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A letter from Luta and Jeremy Garbat-Welch serving in Malawi
June 2015 - Transformation Through CHE
The Community Health Evangelism (CHE) program in Zambia has struggled in its implementation due to several challenges. The biggest challenge it faces is the model of dependency perpetuated by many non-government organizations (NGOs) within the local community context. As an example, it is common for NGOs to provide trainings for a community, covering the cost of transport to and from the venue, cost of lodging, and cost of food while also providing a daily stipend for attending the training. That’s a lot of incentive. This has created an expectation—individuals must be paid to attend trainings. It is such an expectation that many individuals believe that attending trainings is “part of my job.” I (Luta) have heard over and over from church leaders that this expectation has increased the difficulty of the work of the church, because now people expect the church to deliver these goods as well! Individuals become involved in trainings or programs in order to “get something” from the agency or church for themselves rather than as an opportunity to give to their own communities.Continue reading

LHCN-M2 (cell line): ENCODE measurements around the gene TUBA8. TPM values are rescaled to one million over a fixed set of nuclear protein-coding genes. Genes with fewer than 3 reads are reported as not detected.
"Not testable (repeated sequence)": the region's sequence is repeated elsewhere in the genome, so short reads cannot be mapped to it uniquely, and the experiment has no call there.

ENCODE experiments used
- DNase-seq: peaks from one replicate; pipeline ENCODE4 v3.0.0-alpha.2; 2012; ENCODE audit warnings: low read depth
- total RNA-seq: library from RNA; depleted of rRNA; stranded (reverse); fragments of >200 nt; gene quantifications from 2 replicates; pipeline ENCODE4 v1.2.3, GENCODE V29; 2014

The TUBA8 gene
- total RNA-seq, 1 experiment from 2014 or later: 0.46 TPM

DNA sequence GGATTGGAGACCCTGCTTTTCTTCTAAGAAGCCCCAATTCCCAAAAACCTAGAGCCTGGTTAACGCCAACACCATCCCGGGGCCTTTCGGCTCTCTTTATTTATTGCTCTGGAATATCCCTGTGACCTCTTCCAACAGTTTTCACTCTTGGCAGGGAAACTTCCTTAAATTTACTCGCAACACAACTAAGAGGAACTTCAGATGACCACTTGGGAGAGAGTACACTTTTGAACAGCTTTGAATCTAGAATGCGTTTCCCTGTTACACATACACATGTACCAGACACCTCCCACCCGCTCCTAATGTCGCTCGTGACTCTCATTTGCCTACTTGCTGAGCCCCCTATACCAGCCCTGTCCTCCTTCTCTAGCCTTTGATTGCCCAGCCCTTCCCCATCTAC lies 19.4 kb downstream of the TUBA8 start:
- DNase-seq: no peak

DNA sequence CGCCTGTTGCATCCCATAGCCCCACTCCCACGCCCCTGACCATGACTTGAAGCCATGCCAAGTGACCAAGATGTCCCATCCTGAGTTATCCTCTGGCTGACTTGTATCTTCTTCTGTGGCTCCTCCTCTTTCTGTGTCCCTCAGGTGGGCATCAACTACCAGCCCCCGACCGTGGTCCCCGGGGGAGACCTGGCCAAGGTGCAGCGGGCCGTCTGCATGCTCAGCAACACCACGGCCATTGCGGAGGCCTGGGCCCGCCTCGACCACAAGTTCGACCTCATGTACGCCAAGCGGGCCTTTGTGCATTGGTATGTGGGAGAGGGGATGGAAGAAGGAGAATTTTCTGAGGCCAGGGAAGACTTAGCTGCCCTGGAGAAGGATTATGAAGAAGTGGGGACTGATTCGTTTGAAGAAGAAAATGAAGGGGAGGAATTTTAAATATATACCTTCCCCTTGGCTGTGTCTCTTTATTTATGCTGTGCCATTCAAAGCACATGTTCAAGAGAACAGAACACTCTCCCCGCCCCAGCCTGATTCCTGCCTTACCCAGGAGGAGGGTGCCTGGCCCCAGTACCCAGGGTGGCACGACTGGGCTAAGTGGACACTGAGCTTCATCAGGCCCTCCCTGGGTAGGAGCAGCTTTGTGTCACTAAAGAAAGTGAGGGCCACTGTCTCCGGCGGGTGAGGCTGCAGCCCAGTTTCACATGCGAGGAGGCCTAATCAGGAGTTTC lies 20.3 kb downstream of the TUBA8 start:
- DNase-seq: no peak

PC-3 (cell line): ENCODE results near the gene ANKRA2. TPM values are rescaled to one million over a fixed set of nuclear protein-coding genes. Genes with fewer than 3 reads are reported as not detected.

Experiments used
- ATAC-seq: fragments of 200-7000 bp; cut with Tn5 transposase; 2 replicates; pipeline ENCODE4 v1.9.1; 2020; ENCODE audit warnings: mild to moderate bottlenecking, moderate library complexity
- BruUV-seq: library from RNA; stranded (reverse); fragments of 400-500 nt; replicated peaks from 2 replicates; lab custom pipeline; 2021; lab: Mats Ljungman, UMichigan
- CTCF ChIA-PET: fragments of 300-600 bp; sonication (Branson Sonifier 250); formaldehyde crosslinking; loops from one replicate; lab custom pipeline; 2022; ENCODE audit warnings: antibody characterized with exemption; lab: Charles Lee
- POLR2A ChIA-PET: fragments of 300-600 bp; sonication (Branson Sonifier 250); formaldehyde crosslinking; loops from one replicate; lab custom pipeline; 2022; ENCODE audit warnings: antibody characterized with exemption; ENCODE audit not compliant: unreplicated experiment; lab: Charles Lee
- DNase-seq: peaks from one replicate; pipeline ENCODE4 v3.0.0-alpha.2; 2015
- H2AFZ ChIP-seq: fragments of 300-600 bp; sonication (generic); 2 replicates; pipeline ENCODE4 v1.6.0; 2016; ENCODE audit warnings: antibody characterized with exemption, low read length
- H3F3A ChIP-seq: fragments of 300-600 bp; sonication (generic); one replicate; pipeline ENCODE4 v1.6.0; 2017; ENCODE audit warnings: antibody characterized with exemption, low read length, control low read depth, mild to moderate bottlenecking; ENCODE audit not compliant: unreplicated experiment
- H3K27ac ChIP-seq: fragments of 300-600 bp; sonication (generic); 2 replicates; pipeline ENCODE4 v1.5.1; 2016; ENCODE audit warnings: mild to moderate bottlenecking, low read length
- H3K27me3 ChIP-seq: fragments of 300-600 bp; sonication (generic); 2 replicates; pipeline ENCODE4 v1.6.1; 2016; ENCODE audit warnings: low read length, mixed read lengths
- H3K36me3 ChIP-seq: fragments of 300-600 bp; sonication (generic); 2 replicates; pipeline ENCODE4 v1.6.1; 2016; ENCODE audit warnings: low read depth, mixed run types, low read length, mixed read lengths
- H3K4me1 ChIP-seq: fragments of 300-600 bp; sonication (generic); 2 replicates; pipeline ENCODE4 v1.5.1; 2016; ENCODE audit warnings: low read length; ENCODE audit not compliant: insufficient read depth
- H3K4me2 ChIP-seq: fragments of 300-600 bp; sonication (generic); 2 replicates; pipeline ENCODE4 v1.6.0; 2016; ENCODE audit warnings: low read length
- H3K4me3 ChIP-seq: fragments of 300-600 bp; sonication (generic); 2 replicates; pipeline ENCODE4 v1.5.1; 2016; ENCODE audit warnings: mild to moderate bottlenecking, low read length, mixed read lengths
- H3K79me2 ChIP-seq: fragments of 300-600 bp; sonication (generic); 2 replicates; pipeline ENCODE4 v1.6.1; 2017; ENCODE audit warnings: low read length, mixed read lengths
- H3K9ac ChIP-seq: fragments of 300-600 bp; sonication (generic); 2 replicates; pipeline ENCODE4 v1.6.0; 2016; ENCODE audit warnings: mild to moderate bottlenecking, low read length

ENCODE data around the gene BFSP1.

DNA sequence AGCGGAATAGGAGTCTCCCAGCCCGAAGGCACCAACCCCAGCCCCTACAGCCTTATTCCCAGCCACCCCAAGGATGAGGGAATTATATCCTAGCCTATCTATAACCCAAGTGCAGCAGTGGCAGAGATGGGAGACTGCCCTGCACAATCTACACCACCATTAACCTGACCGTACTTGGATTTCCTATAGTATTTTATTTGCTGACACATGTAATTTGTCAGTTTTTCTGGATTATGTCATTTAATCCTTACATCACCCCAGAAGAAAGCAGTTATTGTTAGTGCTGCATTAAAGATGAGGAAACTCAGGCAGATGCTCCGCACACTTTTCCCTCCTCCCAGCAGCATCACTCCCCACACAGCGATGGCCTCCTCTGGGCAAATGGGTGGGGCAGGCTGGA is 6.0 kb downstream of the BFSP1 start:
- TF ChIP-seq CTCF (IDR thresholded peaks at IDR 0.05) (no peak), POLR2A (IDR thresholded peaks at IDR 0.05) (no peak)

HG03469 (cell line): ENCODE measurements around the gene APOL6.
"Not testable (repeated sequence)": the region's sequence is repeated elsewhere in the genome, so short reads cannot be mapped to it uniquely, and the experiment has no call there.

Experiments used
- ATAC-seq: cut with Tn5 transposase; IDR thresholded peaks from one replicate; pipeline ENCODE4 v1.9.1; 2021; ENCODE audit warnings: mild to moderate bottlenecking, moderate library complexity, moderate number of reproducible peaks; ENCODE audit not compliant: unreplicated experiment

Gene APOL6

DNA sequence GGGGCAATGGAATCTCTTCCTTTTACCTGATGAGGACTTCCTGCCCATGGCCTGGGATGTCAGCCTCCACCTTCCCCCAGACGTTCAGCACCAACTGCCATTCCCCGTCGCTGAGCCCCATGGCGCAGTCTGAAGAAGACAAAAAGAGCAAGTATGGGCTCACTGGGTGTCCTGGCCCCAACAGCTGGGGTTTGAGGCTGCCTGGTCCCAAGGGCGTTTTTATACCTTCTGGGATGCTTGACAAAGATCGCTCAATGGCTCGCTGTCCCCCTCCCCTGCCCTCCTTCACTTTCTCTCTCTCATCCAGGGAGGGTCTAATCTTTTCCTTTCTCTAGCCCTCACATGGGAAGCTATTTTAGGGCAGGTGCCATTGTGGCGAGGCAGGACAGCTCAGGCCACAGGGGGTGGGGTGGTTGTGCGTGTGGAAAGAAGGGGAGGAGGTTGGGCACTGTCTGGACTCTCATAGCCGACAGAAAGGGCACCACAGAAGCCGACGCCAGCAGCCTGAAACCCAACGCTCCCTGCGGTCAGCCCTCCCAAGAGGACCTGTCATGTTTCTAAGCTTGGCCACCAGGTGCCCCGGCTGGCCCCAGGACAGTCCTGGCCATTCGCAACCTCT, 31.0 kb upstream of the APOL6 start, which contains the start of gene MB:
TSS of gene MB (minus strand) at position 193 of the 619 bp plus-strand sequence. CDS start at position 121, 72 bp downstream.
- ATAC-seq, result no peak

A letter from Kate Taber serving in Israel-Palestine
July 2015 - Words of hope
Blessed be the God and Father of our Lord Jesus Christ! By his great mercy he has given us a new birth into a living hope through the resurrection of Jesus Christ from the dead… (1 Peter 1:3).